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    Can Lawn Care and Weed Control Be Simple?


    Ornamental landscapes and lawns may be the crowning glory of residential homes. Part of the fun of having your own yard is customizing it, beautifying it, and making it your own. If your home is your castle, that probably makes your lawn your kingdom, and you’ll want it to be spectacular. Of course, that’s easier said than done. A lot of work goes into lawn care and maintaining a gorgeous yard. Before you go plucking out weeds and being frustrated when they return, you’re probably best prepared with a few basic, simple tips.

    First and foremost, you should be aware that weed seeds are all over your yard. Of course, the ones that are your primary concern are going to be the ones within the first couple inches of soil. Those are the ones with the light and moisture available to actually grow. Whenever you turn over soil, or dig into your yard, you’re stirring up those seeds. You should only dig when you actually find it necessary, and you shouldn’t overwork the soil. You should also immediately cover the disturbed areas with either plants or mulch.

    This brings you to the next tip. Mulch is your lawn’s best friend, and it’s a handy defense against weeds. It helps to keep your soil moist and cool, while simultaneously depriving light to weeds. It’ll help your plants thrive, and it’ll keep weeds from establishing themselves in your lawn. That’s a wonderful double benefit for something as simple and basic as mulch.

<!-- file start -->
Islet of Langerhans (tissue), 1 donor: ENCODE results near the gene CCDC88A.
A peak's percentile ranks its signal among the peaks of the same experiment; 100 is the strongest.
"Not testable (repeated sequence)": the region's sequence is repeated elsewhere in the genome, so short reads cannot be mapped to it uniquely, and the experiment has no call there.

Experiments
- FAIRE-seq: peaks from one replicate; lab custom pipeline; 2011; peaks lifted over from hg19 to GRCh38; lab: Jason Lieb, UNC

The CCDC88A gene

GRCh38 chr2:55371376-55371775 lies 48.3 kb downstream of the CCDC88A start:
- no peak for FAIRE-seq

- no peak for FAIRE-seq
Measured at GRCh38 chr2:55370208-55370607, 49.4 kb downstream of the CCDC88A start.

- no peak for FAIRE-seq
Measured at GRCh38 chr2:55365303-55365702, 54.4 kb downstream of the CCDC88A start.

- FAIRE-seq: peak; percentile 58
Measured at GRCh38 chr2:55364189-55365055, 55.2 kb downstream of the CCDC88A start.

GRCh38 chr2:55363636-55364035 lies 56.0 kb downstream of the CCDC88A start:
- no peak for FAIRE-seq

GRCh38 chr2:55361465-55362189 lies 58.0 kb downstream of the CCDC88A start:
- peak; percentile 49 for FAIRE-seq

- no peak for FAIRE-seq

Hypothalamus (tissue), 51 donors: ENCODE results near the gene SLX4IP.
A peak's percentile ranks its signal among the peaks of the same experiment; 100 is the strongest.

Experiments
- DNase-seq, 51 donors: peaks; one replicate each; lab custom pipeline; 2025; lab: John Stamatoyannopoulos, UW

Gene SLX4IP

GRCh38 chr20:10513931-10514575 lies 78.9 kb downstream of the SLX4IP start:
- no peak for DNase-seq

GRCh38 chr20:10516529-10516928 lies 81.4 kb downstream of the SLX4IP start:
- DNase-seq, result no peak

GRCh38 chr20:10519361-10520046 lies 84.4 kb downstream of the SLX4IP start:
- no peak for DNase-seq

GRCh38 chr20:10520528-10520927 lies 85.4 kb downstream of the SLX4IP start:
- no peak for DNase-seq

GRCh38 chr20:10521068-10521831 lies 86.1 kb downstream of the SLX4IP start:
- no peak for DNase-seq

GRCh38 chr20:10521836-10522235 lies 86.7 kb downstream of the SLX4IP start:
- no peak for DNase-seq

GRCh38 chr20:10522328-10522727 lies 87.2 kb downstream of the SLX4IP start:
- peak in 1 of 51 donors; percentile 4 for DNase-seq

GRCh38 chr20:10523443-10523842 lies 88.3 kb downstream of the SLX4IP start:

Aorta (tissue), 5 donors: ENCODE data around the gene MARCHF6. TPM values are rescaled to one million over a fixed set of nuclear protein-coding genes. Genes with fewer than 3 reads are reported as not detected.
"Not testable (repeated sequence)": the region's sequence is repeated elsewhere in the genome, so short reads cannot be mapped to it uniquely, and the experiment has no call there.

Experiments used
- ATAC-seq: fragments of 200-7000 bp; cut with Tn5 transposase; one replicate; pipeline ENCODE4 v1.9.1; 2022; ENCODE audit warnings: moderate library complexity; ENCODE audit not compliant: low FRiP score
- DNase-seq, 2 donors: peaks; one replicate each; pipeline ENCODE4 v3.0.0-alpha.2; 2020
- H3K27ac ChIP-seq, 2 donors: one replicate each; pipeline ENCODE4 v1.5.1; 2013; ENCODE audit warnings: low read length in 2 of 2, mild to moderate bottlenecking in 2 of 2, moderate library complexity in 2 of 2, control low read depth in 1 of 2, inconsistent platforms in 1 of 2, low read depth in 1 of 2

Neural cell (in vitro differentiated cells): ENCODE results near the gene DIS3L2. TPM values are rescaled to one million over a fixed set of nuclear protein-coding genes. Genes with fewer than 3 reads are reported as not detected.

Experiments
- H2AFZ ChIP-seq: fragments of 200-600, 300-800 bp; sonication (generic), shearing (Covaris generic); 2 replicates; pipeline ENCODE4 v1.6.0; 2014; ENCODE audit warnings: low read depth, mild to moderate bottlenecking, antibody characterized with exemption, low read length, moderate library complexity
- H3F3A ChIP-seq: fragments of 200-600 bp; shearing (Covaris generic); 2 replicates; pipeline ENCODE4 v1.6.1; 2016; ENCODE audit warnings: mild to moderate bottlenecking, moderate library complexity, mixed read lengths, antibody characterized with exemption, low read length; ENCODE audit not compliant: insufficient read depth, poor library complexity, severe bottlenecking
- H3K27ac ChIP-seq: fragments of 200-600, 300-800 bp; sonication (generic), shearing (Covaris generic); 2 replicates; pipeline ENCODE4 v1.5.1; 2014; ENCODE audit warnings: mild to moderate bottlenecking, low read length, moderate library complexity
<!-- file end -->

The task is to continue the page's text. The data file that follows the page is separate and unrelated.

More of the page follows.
Water wisely and watch weeds wither. You can place drip or soaker hoses beneath mulch to efficiently and effectively irrigate your plants. This can remove water access to weeds, and it can keep them from taking root and stealing water and nutrients from your plants. Deeply rooted perennial weeds are the exception, and they can be problematic when they get the benefits of irrigation. So you should be careful with placement.

    Pluck and cut as needed. You can take off the heads of annual weeds, and it’ll give you a couple of weeks of reprieve. After a rain, you can throw on your gloves and go plucking weeds. You can use a fork to twist out tendrils or a fishtail weeder for taprooted weeds. When it’s dry, you can use your hoe instead. Chopping the roots of weeds when it’s dry tends to leave them shriveled and dead in short order.

    When planting, remember that close plant spacing can choke weeds. It’s a soundly simple solution. If you don’t give them space, they have nowhere to grow. Granted, you may not always have the time to tend to your lawn, or your garden, as much as you may like. Lawn care specialists can help with that. As stated previously, a lot of work goes into keeping your lawn lively and gorgeous. There’s no reason you can’t share the work load and enjoy your lawn at your own leisure.